As a biostatistics consultant for Harvard Catalyst, Anna Modest, PhD, advises scientists how to build biostatistics into translational research–from the start–in order to definitively answer the scientific question presented. What she didn’t anticipate when she was recruited to the role was how much she herself would learn by interfacing with investigators in fields of science vastly different from her own specialty.
Modest is a reproductive epidemiologist and director of clinical research education in the Obstetrics and Gynecology (OB/GYN) Department at Beth Israel Deaconess Medical Center (BIDMC). We caught up with her just before she headed to a farm in Vermont for a family vacation.
Investigators request biostatistics consults on a wide range of studies at various stages. What advice would you offer young investigators looking to up-level their research protocol with a consult?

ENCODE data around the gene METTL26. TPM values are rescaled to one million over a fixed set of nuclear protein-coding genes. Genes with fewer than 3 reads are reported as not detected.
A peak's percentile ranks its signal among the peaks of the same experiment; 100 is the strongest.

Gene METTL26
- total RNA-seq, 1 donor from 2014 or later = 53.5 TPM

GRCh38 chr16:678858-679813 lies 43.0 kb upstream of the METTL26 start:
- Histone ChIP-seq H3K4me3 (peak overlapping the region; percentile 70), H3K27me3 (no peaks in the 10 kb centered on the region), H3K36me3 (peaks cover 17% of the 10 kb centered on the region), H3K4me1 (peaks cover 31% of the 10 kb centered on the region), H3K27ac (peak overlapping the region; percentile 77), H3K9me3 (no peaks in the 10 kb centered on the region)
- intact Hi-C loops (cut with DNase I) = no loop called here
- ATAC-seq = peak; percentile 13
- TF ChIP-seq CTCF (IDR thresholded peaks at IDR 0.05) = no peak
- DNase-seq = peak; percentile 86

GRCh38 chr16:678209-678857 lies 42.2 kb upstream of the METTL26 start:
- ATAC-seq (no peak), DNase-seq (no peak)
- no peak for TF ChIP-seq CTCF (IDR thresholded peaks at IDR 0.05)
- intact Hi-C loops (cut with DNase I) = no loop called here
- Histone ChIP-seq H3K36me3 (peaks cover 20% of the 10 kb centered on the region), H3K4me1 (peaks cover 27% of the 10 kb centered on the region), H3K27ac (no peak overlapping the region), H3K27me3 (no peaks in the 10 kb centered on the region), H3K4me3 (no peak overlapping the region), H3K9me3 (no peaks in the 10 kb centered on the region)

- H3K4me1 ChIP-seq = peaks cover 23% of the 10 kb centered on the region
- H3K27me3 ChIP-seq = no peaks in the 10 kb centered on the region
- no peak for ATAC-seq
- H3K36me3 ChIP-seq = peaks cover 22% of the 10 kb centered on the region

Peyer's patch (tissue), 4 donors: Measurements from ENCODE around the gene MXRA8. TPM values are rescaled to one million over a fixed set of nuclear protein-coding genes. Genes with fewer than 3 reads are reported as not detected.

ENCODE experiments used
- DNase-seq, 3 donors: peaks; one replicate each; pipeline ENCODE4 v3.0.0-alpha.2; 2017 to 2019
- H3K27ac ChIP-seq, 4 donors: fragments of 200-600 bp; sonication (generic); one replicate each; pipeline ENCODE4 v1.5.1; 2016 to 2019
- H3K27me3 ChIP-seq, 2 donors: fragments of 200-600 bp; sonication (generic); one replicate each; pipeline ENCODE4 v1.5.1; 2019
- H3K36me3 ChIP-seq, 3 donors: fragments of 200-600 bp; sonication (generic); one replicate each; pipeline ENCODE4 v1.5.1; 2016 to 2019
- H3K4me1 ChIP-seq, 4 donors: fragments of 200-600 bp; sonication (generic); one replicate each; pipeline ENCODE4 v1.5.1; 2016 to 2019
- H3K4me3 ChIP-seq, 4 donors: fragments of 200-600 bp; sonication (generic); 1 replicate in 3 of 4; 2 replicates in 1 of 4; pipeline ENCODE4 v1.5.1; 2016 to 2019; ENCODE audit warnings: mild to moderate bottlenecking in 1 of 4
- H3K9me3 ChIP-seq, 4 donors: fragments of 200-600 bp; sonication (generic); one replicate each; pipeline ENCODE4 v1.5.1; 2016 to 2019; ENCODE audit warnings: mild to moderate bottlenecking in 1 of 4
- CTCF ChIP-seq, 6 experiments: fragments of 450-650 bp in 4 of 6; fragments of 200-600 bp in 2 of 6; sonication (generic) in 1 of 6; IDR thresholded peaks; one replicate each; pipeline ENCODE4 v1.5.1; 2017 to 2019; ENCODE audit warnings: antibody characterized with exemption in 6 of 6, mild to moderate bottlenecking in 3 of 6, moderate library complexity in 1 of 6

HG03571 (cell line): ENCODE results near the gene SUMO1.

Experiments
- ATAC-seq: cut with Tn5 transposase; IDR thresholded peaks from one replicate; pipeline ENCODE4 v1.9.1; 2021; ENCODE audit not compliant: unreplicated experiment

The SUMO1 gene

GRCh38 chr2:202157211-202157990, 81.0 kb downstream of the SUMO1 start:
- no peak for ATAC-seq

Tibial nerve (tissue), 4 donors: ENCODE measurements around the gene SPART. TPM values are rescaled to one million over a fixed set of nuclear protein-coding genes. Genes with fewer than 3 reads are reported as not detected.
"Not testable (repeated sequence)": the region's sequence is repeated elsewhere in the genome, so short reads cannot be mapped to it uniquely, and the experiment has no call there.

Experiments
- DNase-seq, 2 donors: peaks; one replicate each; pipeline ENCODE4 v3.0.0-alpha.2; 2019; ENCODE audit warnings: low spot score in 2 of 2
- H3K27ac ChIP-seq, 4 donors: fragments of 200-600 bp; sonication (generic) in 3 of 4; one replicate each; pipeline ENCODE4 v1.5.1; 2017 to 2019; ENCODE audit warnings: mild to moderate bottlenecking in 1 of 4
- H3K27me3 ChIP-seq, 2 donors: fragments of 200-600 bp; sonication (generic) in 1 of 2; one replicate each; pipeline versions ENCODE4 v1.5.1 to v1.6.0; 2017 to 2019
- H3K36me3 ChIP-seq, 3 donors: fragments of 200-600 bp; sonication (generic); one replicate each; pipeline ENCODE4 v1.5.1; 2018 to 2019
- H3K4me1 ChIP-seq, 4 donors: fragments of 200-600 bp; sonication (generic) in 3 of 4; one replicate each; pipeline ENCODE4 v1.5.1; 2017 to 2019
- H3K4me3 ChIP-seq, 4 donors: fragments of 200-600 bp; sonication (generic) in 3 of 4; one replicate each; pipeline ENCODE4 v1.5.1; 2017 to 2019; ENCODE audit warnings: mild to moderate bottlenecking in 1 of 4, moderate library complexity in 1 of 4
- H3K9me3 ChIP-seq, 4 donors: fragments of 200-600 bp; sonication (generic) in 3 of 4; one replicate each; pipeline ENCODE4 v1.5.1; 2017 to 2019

I would say the earlier you get us involved the better. We’re not just here to analyze data once you’ve collected it; by that time there’s only so much we can do. The sooner you contact us to lay out a biostatistics plan for your study, the more definitive your results are going to be. That’s important not just to individual researchers, but in the larger context of evidence-based medicine.
Many of the things that can go wrong in a study could be prevented if they were thought about ahead of time. When you’re thinking about study design, you have to think about how much data to collect, the kind of data, and how to collect it. If you don’t collect the right information or enough detail, there’s no magical math that’s going make it all better after the fact.
“Biostatistics is not magic. It’s mathematical formulas. You need to put the right things into the formula to get the right answer. If we don’t know what the right thing is, or don’t put the right thing in, we’re not going to get a great product.”
Biostatistics is not magic. It’s mathematical formulas. You need to put the right things into the formula to get the right answer. If we don’t know what the right thing is, or don’t put the right thing in, we’re not going to get a great product.
How did you get involved as a biostatistics consultant for Harvard Catalyst and how does that fit with your day job at BIDMC?